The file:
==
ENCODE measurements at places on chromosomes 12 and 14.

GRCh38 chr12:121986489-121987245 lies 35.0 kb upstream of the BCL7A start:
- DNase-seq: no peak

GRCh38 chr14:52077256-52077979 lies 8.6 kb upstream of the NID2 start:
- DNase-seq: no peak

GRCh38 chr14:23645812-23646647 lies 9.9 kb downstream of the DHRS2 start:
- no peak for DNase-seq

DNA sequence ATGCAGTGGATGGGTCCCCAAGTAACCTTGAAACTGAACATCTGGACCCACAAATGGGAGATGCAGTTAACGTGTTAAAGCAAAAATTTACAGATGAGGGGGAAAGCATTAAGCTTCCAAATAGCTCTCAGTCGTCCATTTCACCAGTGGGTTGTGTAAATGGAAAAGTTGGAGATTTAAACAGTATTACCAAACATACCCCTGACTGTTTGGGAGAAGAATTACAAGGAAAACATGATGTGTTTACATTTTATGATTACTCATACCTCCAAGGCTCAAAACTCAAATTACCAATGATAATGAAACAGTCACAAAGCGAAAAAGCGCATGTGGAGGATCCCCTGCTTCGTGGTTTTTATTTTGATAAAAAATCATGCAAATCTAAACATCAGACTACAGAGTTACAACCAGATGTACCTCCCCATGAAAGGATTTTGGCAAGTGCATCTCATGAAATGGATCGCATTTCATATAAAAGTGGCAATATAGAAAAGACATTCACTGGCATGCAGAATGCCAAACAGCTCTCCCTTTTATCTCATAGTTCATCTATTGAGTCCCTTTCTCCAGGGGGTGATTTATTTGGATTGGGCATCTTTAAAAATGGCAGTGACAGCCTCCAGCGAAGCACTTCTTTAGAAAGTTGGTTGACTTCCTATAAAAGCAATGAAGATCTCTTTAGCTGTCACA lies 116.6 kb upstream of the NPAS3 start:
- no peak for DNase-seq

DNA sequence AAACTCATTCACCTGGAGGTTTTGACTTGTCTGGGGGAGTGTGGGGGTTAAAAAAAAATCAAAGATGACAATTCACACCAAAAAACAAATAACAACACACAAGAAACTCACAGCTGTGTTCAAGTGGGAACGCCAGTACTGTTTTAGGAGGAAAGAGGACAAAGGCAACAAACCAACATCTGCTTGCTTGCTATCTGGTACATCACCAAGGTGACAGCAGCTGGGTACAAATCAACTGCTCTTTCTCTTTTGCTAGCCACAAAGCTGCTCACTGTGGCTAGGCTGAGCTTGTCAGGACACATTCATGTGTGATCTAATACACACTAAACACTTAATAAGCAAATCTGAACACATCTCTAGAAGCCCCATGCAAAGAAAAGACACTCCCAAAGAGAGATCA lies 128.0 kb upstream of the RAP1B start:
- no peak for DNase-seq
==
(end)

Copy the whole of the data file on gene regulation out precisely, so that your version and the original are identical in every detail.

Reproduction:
ENCODE measurements at places on chromosomes 12 and 14.

GRCh38 chr12:121986489-121987245 lies 35.0 kb upstream of the BCL7A start:
- DNase-seq: no peak

GRCh38 chr14:52077256-52077979 lies 8.6 kb upstream of the NID2 start:
- DNase-seq: no peak

GRCh38 chr14:23645812-23646647 lies 9.9 kb downstream of the DHRS2 start:
- no peak for DNase-seq

DNA sequence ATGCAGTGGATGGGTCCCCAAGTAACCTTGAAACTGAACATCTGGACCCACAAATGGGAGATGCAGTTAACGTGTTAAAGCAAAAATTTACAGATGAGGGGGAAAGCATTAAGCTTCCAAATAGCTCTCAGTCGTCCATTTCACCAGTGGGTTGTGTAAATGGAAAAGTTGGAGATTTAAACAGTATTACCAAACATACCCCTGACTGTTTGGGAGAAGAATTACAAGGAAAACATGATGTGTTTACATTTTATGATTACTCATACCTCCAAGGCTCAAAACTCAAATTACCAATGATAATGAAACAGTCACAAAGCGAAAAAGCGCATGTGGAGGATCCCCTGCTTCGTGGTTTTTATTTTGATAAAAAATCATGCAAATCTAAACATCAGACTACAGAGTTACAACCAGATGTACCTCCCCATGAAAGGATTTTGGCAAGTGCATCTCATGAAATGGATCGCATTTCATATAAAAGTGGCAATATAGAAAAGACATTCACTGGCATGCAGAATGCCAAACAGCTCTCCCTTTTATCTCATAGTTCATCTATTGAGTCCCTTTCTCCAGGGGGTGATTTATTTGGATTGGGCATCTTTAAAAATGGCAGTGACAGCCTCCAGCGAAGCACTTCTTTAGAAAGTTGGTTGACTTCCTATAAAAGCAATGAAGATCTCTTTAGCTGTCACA lies 116.6 kb upstream of the NPAS3 start:
- no peak for DNase-seq

DNA sequence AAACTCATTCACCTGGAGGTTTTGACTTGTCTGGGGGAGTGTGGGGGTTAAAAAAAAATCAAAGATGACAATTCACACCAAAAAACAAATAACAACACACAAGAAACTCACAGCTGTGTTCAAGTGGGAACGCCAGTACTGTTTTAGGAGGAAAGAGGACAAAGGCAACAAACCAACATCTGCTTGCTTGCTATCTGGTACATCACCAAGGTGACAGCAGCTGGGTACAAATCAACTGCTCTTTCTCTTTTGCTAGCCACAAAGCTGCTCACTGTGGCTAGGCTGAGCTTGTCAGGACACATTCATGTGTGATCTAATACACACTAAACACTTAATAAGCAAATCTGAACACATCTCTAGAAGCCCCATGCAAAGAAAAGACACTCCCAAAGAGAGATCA lies 128.0 kb upstream of the RAP1B start:
- no peak for DNase-seq